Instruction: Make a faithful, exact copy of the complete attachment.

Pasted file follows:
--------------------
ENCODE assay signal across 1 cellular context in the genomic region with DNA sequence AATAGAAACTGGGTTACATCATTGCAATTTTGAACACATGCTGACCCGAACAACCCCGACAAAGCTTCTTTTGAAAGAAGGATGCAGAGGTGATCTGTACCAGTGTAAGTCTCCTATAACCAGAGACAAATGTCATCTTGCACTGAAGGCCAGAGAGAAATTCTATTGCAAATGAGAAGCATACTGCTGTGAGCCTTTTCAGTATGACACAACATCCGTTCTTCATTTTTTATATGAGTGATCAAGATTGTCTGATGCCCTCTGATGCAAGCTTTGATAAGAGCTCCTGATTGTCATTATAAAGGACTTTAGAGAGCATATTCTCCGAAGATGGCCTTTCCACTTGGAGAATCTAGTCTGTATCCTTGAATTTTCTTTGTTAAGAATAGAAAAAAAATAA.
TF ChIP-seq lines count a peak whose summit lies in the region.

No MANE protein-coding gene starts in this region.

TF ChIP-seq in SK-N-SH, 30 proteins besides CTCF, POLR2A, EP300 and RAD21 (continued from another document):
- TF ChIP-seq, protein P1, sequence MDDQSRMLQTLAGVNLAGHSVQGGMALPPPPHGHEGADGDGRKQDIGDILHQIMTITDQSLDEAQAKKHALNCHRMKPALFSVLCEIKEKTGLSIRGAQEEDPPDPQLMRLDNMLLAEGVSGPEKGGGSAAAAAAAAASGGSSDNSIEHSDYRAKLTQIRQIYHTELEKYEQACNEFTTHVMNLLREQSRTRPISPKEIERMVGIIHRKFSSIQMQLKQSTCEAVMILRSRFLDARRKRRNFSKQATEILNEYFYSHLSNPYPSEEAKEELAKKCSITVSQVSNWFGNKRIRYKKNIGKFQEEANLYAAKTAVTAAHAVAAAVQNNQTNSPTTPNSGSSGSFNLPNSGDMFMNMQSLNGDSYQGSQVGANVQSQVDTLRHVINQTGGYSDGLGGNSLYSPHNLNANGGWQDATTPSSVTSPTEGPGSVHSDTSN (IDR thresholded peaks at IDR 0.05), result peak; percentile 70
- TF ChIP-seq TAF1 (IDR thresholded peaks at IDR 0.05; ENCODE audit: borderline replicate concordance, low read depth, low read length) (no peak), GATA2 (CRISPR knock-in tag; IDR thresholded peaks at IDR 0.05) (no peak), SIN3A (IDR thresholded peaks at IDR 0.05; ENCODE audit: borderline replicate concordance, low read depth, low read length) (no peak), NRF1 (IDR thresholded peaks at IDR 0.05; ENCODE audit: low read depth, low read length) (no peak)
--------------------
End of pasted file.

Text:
ENCODE assay signal across 1 cellular context in the genomic region with DNA sequence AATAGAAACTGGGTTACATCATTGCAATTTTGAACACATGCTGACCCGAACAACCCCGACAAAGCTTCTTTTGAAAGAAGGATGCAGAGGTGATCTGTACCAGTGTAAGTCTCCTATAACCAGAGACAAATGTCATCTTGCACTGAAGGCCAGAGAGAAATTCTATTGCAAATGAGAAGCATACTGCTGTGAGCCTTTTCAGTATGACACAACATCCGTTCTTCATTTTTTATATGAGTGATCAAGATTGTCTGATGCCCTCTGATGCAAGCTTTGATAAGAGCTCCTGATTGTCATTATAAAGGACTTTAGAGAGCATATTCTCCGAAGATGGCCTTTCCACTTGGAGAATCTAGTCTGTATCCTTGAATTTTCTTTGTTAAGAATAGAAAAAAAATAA.
TF ChIP-seq lines count a peak whose summit lies in the region.

No MANE protein-coding gene starts in this region.

TF ChIP-seq in SK-N-SH, 30 proteins besides CTCF, POLR2A, EP300 and RAD21 (continued from another document):
- TF ChIP-seq, protein P1, sequence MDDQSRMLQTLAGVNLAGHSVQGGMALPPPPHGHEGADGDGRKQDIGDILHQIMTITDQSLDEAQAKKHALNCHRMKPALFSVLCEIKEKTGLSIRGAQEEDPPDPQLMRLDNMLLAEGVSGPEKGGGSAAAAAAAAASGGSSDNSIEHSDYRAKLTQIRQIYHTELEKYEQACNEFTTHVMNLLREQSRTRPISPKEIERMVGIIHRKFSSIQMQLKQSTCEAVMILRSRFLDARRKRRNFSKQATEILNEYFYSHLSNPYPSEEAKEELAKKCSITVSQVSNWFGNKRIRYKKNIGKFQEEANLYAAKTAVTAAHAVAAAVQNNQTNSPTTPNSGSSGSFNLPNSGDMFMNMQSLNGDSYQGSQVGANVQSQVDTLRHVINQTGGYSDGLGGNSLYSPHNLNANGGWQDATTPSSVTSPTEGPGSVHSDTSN (IDR thresholded peaks at IDR 0.05), result peak; percentile 70
- TF ChIP-seq TAF1 (IDR thresholded peaks at IDR 0.05; ENCODE audit: borderline replicate concordance, low read depth, low read length) (no peak), GATA2 (CRISPR knock-in tag; IDR thresholded peaks at IDR 0.05) (no peak), SIN3A (IDR thresholded peaks at IDR 0.05; ENCODE audit: borderline replicate concordance, low read depth, low read length) (no peak), NRF1 (IDR thresholded peaks at IDR 0.05; ENCODE audit: low read depth, low read length) (no peak)